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Date:   Tue, 31 May 2022 12:38:34 +0200
From:   Jan Kara <jack@...e.cz>
To:     Donald Buczek <buczek@...gen.mpg.de>
Cc:     linux-ext4@...r.kernel.org, linux-fsdevel@...r.kernel.org,
        dm-devel@...hat.com, it+linux@...gen.mpg.de,
        Linux Kernel Mailing List <linux-kernel@...r.kernel.org>
Subject: Re: ext4_writepages: jbd2_start: 5120 pages, ino 11; err -5

Late reply but maybe it is still useful :)

On Thu 14-04-22 17:19:49, Donald Buczek wrote:
> We have a cluster scheduler which provides each cluster job with a
> private scratch filesystem (TMPDIR). These are created when a job starts
> and removed when a job completes. The setup works by fallocate, losetup,
> mkfs.ext4, mkdir, mount, "losetup -d", rm and the teardown just does a
> umount and rmdir.
> 
> This works but there is one nuisance: The systems usually have a lot of
> memory and some jobs write a lot of data to their scratch filesystems. So
> when a job finishes, there often is a lot to sync by umount which
> sometimes takes many minutes and wastes a lot of I/O bandwidth.
> Additionally, the reserved space can't be returned and reused until the
> umount is finished and the backing file is deleted.
> 
> So I was looking for a way to avoid that but didn't find something
> straightforward. The workaround I've found so far is using a dm-device
> (linear target) between the filesystem and the loop device and then use
> this sequence for teardown:
> 
> - fcntl EXT4_IOC_SHUTDOWN with EXT4_GOING_FLAGS_NOLOGFLUSH
> - dmestup reload $dmname --table "0 $sectors zero"
> - dmsetup resume $dmname --noflush
> - umount $mountpoint
> - dmsetup remove --deferred $dmname
> - rmdir $mountpoint
> 
> This seems to do what I want. The unnecessary flushing of the temporary data is redirected from the backing file into the zero target and it works really fast. There is one remaining problem though, which might be just a cosmetic one: Although ext4 is shut down to prevent it from writing, I sometimes get the error message from the subject in the logs:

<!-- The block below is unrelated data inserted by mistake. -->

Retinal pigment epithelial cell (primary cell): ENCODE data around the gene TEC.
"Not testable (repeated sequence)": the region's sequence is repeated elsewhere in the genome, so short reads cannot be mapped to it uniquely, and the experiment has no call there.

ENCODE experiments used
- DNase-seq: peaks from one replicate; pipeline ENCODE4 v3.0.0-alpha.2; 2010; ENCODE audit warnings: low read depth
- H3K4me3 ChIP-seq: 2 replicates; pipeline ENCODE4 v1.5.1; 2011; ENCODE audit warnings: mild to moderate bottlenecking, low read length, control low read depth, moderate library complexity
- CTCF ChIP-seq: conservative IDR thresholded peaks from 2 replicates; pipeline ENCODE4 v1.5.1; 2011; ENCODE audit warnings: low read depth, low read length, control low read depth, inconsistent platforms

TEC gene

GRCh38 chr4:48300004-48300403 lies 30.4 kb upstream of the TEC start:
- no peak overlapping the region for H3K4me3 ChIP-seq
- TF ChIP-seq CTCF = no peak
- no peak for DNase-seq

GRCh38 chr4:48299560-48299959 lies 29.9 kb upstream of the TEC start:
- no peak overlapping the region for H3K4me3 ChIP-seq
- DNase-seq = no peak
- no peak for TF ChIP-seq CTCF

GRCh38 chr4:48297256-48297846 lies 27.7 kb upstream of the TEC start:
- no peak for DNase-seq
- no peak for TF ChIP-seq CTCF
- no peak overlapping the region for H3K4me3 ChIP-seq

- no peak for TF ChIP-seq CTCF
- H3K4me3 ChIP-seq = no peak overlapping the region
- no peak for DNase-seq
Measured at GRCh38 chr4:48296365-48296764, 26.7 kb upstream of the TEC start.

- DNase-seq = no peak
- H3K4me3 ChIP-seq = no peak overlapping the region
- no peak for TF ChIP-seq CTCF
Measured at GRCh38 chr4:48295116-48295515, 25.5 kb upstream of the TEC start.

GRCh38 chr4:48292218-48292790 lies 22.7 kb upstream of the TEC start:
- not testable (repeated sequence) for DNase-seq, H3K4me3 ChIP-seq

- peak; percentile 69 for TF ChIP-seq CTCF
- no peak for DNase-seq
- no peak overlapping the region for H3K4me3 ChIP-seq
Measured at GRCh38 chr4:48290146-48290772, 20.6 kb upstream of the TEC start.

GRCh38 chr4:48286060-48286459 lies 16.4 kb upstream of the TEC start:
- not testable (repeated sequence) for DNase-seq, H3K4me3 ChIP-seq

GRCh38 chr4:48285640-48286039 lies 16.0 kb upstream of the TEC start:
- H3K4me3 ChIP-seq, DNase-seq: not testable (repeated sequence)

> 
> [2963044.462043] EXT4-fs (dm-1): mounted filesystem without journal. Opts: (null)
> [2963044.686994] EXT4-fs (dm-0): mounted filesystem without journal. Opts: (null)
> [2963044.728391] EXT4-fs (dm-2): mounted filesystem without journal. Opts: (null)
> [2963055.585198] EXT4-fs (dm-2): shut down requested (2)
> [2963064.821246] EXT4-fs (dm-2): mounted filesystem without journal. Opts: (null)
> [2963074.838259] EXT4-fs (dm-2): shut down requested (2)
> [2963095.979089] EXT4-fs (dm-0): shut down requested (2)
> [2963096.066376] EXT4-fs (dm-0): ext4_writepages: jbd2_start: 5120 pages, ino 11; err -5
> [2963108.636648] EXT4-fs (dm-0): mounted filesystem without journal. Opts: (null)
> [2963125.194740] EXT4-fs (dm-0): shut down requested (2)
> [2963166.708088] EXT4-fs (dm-1): shut down requested (2)
> [2963169.334437] EXT4-fs (dm-0): mounted filesystem without journal. Opts: (null)
> [2963227.515974] EXT4-fs (dm-0): shut down requested (2)
> [2966222.515143] EXT4-fs (dm-0): mounted filesystem without journal. Opts: (null)
> [2966222.523390] EXT4-fs (dm-1): mounted filesystem without journal. Opts: (null)
> [2966222.598071] EXT4-fs (dm-2): mounted filesystem without journal. Opts: (null)

> 
> So I'd like to ask a few questions:
> 
> - Is this error message expected or is it a bug?

Well, shutdown is not 100% tuned for clean teardown. It is mostly a testing
/ debugging aid.

> - Can it be ignored or is there a leak or something on that error path.

The error recovery path should be cleaning up everything. If not, that
would be a bug :)

> - Is there a better way to do what I want? Something I've overlooked?

Why not just rm -rf $mountpoint/*? That will remove all dirty data from
memory without writing it back. It will cost you more in terms of disk IOs
than the above dance with shutdown but unless you have many files, it
should be fast... And it is much more standard path than shutdown :).

> - I consider to create a new dm target or add an option to an existing
> one, because I feel that "zero" underneath a filesystem asks for problems
> because a filesystem expects to read back the data that it wrote, and the
> "error" target would trigger lots of errors during the writeback
> attempts. What I really want is a target which silently discard writes
> and returns errors on reads. Any opinion about that?

> - But to use devicemapper to eat away the I/O is also just a workaround
> to the fact that we can't parse some flag to umount to say that we are
> okay to lose all data and leave the filesystem in a corrupted state if
> this was the last reference to it. Would this be a useful feature?

I think something like this might be useful if the "rm -rf" solution is too
slow. But it is a bit of a niche usecase ;).


								Honza
-- 
Jan Kara <jack@...e.com>
SUSE Labs, CR

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